President Obama and Russian President Vladimir Putin will meet for the first time in nearly a year next week while they are attending the United Nations General Assembly.
The meeting was first announced by the Kremlin and then confirmed by a senior administration official. The official told CBS News that Mr. Obama's focus for the meeting will be making sure that Moscow lives up to the Minsk agreements on Ukraine.
The last face-to-face encounter between the two leaders happened during the Asia-Pacific Economic Cooperation summit in Beijing last November, although they have had three telephone conversations since then.
Relations between the two countries have deteriorated significantly because of Russian intervention in Ukraine. Russia annexed Crimea in March 2014, prompting the U.S. to begin issuing sanctions against Russian banks and key sectors of its economy. Pro-Russian separatists continued to destabilize the eastern part of the country, although Russia has denied any involvement.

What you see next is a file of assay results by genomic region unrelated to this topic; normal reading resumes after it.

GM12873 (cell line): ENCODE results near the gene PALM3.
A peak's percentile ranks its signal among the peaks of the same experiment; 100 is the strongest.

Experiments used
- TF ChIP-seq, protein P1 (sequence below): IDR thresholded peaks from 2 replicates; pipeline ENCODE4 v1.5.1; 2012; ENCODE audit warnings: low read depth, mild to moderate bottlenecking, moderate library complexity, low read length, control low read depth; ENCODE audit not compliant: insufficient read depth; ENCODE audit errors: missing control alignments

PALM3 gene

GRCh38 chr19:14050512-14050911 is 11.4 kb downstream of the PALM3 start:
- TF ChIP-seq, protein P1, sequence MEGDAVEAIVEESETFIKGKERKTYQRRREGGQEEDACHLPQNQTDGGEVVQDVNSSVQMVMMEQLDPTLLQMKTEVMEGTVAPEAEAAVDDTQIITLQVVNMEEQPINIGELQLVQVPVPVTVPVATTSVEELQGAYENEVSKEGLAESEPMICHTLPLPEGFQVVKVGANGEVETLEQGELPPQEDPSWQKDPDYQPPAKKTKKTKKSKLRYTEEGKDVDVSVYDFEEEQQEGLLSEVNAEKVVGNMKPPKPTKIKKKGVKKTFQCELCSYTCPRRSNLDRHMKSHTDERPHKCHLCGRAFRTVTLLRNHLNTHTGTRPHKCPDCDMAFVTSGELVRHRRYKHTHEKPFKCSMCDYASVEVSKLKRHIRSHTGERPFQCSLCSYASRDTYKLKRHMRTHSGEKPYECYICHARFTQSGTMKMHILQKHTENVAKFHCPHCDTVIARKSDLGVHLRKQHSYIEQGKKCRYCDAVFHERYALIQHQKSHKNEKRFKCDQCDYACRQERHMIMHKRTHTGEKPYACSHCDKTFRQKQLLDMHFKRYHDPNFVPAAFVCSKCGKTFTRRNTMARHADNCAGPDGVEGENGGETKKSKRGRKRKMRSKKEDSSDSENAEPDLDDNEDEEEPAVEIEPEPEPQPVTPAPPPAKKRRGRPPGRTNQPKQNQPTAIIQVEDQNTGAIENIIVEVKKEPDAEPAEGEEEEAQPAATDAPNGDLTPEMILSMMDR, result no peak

Russia has also begun moving weapons and troops toward Syria in what appears to be an effort to help bolster the regime of dictator Bashar al-Assad.
CBS News' Pam Coulter contributed to this report.
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